The more recent works on display ponder the forms in which the digital revolution has recast our relation to photography. With the advent of cellphone cameras and social media, can anyone remember the last time they kissed a photograph goodnight? Or the last time they called on the framed image of a loved one to keep them company, to make them feel safe? This generational shift is invoked in works such as Doméstico [Domestic] (2013-16), a white marble shelf filled with white marble frames, all impeccably carved but still empty. Devoid of images, this sculpture doubles as a memorial to the brevity of human life, its fragility contrasting with the permanence of stones. Yet it could also be read as a monument to the very act of displaying and remembering through images, a nod to a period when the materiality of photography mattered and pictures were printed, framed and treasured in a different way. 

Rafael Soldi: A body in transit is now on view at the Frost Museum, Miami through December 4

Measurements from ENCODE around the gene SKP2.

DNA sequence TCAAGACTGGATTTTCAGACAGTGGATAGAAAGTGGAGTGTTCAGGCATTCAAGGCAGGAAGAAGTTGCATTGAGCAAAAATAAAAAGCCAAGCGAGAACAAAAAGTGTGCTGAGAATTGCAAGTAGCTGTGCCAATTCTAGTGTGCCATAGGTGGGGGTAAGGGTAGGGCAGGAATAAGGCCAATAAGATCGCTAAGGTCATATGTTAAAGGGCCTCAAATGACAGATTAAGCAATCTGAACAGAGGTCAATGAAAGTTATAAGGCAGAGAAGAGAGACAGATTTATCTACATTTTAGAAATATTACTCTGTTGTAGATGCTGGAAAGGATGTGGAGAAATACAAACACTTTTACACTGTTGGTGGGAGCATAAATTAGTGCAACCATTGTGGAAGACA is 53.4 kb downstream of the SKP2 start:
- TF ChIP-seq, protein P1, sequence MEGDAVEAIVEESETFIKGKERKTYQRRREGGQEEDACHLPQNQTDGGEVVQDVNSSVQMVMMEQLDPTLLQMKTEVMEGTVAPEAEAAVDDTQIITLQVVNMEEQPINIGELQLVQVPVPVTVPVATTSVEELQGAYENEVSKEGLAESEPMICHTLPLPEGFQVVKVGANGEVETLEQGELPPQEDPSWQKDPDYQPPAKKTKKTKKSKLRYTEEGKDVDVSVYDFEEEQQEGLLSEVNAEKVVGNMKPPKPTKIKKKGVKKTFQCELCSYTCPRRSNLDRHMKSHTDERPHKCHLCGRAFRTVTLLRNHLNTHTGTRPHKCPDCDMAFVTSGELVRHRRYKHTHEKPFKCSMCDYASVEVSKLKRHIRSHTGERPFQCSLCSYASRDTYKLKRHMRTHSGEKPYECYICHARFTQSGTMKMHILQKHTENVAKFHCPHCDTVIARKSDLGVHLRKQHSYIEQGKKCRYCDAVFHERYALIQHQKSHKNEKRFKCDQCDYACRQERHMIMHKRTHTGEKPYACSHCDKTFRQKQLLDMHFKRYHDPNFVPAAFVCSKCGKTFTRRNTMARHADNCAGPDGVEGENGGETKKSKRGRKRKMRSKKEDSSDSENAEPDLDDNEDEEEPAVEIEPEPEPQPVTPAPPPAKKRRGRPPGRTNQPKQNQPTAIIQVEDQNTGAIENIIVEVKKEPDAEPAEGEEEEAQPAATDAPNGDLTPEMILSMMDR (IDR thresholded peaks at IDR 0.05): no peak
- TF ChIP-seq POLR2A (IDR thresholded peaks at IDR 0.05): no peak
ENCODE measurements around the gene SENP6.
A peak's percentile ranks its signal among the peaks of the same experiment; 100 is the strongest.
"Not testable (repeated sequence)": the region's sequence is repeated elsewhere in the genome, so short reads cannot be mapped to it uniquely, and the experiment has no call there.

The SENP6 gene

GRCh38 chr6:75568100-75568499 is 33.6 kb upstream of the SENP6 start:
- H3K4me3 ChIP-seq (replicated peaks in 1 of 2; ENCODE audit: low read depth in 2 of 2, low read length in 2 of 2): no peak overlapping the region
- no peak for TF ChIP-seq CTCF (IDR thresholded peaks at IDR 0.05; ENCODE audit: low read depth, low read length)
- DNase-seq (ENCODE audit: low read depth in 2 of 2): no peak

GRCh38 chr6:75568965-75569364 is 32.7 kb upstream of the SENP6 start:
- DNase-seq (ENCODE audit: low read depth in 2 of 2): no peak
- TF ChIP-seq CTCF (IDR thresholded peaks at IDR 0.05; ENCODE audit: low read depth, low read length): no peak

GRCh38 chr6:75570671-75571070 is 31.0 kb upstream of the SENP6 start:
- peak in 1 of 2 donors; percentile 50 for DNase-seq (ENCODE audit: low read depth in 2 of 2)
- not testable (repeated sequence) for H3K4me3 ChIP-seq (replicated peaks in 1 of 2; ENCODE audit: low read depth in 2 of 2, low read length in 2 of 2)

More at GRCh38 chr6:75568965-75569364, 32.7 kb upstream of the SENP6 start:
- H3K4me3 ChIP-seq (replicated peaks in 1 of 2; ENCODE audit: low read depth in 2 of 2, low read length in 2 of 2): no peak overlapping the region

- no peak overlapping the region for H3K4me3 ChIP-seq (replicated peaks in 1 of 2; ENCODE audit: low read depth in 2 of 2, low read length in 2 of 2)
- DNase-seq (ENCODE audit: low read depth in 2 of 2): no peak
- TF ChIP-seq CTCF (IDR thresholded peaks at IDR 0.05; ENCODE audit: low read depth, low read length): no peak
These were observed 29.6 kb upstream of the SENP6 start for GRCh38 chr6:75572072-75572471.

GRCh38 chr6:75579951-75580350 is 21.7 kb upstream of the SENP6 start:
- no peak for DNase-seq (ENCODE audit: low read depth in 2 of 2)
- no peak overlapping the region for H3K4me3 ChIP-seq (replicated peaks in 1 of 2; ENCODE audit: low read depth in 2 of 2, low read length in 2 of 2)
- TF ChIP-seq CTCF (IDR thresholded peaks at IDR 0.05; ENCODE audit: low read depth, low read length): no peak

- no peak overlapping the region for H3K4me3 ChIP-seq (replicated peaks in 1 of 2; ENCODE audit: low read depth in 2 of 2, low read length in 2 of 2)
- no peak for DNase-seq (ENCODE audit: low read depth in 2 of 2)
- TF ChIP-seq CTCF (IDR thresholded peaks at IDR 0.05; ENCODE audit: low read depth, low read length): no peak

The neighbouring installation, A través del cristal [Through the Glass] (2008-18), complements the artist’s nostalgic musings. In it, a tacky collection of digital frames placed along the wall displays portraits of individuals and couples, young and old. The subjects look back at us as if taken straight from people’s homes. However, a closer inspection reveals that every frame is playing a video of each photograph, filmed in its original setting – the digital screen bridges the domestic space (along with the ambient sounds of street vendors, radio broadcasts and chirping birds) and the museum gallery. Far from being transparent accounts of reality, photographs translate and transform the world around us. By making us look “through the glass,” the artist reminds us of the talismanic powers of photography, capable of constructing and reshaping identities – even in their current digital formats. Through Muñoz’s works we are invited to wonder about the lives they lead and to think of them as witnesses, as imperfect as our own memories are, as companions that affirm our existence.